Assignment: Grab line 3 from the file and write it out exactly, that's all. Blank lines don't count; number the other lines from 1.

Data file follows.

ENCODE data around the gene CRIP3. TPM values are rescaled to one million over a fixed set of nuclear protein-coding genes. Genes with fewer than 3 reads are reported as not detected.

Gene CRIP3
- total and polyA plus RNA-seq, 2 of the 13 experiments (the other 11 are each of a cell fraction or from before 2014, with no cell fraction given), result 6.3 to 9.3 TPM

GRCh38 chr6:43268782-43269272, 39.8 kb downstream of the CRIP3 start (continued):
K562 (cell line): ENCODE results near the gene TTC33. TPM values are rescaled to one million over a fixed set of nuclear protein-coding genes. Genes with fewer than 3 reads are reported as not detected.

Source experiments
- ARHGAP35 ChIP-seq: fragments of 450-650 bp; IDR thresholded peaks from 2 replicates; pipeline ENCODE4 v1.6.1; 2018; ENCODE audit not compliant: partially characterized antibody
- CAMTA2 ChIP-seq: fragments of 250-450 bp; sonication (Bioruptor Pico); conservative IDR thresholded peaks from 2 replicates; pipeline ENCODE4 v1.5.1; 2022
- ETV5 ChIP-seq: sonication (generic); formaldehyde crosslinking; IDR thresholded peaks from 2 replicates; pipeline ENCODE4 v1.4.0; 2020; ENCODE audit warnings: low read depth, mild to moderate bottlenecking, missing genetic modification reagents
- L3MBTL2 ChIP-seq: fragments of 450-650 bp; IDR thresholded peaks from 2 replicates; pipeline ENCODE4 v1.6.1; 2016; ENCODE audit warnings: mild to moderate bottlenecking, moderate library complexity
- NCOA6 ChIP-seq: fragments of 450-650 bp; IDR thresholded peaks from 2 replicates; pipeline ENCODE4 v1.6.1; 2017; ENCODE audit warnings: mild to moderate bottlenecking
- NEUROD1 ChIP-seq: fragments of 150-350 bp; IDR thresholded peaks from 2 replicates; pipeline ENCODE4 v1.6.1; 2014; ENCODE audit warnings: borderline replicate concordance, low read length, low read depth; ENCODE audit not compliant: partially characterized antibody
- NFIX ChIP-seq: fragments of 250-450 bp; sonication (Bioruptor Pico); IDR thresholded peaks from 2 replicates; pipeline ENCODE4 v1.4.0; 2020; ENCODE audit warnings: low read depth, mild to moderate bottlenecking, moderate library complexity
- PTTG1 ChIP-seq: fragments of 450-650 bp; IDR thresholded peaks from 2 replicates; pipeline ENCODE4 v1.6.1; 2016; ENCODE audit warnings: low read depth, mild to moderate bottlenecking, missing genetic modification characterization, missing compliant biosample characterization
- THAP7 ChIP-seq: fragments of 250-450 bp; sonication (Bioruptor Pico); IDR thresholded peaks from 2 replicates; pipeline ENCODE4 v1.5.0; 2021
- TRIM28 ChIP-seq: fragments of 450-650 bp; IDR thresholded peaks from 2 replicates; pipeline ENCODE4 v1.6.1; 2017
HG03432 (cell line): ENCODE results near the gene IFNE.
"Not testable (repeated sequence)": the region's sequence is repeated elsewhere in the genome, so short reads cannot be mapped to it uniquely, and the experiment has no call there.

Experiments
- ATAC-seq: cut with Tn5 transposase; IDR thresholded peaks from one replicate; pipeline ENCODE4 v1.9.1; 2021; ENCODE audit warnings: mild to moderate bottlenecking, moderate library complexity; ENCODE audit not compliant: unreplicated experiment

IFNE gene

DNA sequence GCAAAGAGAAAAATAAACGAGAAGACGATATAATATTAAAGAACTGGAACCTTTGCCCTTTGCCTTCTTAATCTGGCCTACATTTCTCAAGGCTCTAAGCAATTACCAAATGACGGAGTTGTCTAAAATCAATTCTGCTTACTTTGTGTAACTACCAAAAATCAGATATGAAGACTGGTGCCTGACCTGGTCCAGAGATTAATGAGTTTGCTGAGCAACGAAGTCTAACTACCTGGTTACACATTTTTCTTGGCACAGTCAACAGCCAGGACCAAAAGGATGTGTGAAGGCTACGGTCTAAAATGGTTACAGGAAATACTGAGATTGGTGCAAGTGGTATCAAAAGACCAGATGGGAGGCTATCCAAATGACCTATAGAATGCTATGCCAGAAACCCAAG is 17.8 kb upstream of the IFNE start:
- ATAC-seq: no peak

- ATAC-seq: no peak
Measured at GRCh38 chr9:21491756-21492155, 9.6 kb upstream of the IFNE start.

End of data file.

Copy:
- total and polyA plus RNA-seq, 2 of the 13 experiments (the other 11 are each of a cell fraction or from before 2014, with no cell fraction given), result 6.3 to 9.3 TPM